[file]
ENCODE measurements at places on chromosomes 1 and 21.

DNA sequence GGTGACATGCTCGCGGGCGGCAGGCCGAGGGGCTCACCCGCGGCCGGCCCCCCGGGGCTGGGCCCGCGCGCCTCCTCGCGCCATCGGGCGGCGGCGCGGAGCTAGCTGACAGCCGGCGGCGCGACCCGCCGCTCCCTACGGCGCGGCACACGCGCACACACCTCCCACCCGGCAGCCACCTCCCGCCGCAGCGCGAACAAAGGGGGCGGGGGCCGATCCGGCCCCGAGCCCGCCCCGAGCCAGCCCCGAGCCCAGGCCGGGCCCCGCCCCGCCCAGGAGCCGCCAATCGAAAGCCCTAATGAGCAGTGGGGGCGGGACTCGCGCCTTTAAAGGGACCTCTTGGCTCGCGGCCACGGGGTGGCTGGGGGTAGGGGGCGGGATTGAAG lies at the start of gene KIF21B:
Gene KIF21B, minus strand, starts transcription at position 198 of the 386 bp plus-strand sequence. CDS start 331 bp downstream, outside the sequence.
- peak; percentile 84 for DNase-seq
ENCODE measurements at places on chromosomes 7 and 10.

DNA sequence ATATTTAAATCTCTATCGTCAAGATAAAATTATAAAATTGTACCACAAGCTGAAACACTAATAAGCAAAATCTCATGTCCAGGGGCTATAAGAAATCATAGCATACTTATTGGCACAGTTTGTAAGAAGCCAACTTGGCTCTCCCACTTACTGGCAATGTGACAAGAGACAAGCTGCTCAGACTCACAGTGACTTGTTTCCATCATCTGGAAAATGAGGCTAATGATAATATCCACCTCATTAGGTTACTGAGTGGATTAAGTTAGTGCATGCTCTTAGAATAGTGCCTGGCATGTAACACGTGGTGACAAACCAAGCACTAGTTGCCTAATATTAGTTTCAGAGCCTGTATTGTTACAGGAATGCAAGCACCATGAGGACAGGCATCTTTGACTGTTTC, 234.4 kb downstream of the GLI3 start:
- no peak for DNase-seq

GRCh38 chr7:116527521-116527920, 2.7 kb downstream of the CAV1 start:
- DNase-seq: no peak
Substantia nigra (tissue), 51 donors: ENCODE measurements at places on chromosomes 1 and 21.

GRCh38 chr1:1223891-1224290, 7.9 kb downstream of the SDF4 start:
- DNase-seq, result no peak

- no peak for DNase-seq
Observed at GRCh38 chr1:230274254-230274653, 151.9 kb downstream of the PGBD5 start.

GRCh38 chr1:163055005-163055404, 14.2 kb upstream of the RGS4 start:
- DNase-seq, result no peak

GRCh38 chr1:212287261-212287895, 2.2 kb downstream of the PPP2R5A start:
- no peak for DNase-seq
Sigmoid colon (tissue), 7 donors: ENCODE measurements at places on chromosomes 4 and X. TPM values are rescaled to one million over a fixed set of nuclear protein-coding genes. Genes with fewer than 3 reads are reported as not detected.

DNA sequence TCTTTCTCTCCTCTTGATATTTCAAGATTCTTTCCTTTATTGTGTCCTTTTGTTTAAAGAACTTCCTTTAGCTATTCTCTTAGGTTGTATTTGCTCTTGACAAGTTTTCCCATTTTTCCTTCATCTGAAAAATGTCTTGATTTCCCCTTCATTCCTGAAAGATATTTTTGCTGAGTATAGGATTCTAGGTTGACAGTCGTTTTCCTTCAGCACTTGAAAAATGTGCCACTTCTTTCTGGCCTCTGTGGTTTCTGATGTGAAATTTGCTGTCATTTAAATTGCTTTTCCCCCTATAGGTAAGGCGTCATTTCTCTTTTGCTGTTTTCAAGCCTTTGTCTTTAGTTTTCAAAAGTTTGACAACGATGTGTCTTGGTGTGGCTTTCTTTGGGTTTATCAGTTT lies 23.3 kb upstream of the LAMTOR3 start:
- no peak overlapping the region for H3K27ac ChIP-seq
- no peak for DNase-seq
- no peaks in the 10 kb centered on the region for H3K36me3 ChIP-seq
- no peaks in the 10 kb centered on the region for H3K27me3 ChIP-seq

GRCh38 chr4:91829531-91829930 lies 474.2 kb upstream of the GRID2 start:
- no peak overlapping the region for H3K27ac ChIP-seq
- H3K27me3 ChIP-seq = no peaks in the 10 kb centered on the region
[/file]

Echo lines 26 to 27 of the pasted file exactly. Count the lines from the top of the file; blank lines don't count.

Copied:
- no peak overlapping the region for H3K27ac ChIP-seq
- H3K27me3 ChIP-seq = no peaks in the 10 kb centered on the region